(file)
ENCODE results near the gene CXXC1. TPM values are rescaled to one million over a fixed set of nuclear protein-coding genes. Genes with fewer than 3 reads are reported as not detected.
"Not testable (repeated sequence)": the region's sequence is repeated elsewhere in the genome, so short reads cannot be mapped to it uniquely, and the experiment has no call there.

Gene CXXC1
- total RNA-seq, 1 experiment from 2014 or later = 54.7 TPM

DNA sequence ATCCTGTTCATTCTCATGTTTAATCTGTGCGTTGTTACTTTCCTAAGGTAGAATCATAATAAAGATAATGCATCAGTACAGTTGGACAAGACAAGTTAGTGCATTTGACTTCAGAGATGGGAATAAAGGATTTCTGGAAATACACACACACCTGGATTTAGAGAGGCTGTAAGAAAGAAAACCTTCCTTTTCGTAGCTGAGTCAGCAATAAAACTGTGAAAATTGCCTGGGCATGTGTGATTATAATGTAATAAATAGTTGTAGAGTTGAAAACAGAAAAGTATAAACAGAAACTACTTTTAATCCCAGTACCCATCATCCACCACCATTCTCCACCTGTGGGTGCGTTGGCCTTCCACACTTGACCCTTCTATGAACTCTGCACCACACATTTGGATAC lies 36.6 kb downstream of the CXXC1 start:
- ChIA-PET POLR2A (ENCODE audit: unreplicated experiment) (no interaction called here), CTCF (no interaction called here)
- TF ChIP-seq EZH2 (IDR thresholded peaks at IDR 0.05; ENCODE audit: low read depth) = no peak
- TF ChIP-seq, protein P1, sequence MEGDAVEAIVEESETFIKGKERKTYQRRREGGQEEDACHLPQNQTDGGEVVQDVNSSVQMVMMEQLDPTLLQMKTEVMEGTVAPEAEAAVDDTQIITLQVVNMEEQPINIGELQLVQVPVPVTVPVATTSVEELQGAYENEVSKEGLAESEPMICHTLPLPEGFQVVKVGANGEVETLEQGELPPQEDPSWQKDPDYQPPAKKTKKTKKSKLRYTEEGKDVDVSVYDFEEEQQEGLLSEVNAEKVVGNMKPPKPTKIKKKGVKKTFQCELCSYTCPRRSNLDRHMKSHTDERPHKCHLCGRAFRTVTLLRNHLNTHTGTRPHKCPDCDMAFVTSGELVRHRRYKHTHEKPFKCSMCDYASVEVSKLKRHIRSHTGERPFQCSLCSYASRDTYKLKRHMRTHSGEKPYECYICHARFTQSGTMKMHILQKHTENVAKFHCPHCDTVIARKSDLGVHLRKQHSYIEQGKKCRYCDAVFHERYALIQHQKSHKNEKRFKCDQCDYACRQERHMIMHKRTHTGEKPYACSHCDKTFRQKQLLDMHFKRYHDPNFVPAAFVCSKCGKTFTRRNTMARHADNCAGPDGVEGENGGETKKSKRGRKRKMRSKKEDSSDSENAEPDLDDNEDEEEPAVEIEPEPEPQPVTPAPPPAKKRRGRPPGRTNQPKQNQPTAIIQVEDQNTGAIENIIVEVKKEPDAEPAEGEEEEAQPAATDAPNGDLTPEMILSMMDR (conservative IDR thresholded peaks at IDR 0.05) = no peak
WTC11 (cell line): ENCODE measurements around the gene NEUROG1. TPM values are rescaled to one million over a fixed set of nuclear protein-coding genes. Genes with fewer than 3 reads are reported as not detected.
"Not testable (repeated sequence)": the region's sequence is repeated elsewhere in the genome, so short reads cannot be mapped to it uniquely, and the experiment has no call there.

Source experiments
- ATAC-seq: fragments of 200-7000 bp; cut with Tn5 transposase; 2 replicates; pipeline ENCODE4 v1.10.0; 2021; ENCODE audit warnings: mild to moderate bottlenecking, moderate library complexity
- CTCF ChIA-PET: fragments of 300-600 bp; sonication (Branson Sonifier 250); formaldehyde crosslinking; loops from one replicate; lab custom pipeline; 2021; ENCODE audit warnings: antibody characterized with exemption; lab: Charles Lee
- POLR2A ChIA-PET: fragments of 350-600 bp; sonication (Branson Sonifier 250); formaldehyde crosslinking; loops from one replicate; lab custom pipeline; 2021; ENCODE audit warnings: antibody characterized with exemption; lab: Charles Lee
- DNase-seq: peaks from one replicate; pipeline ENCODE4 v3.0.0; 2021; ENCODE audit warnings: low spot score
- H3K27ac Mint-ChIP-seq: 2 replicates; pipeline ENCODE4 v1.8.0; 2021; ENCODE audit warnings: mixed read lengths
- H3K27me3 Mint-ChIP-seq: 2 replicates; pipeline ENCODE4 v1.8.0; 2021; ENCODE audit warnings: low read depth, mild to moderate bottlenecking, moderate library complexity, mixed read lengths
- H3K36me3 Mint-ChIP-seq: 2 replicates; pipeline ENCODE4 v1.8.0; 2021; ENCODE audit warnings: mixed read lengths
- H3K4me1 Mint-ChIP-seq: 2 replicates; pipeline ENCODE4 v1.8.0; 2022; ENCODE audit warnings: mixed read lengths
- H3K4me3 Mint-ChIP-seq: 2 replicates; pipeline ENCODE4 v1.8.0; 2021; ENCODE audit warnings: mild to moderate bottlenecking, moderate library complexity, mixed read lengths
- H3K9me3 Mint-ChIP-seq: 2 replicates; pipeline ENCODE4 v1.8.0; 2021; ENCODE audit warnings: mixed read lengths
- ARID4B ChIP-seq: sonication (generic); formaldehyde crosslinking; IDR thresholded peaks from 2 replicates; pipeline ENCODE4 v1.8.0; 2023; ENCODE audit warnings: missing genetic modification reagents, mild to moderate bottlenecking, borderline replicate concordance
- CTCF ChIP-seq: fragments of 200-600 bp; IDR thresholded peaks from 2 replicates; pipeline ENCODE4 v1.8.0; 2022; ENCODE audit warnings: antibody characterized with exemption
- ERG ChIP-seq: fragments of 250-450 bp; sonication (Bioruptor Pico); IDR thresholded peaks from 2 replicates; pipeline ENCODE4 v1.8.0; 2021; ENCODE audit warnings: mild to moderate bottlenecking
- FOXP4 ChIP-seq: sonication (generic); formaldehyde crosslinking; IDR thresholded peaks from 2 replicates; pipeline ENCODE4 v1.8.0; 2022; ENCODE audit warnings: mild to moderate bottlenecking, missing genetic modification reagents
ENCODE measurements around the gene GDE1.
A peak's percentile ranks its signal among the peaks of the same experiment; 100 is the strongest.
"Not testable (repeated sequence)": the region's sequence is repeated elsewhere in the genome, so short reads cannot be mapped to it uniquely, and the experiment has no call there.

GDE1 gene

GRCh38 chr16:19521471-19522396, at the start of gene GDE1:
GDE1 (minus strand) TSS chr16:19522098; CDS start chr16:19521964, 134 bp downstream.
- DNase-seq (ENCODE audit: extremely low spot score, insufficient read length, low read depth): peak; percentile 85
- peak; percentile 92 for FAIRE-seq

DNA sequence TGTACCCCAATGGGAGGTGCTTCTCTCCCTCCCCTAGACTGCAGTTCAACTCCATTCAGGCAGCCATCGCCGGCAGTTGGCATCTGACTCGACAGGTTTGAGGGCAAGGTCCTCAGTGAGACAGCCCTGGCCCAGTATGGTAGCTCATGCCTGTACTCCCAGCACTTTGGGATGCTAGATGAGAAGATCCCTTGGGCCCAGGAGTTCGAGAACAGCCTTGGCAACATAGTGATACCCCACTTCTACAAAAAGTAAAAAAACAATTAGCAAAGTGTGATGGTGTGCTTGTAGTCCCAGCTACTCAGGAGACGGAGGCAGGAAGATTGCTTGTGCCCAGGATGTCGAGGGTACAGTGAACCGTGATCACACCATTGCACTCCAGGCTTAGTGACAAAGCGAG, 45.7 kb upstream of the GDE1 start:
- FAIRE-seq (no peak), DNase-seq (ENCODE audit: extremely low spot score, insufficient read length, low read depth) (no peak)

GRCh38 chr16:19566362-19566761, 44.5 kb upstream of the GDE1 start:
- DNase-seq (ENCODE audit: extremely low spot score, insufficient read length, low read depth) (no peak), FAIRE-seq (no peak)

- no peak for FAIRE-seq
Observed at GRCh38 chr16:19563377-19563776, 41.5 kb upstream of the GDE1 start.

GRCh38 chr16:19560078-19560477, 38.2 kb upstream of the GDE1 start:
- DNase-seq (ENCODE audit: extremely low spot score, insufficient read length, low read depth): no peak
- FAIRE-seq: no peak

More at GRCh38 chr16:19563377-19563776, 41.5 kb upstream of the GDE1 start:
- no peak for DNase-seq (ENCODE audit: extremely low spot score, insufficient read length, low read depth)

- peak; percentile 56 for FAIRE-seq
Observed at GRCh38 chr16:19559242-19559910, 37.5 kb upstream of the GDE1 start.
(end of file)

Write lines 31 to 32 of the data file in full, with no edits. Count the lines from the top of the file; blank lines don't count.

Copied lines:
GDE1 (minus strand) TSS chr16:19522098; CDS start chr16:19521964, 134 bp downstream.
- DNase-seq (ENCODE audit: extremely low spot score, insufficient read length, low read depth): peak; percentile 85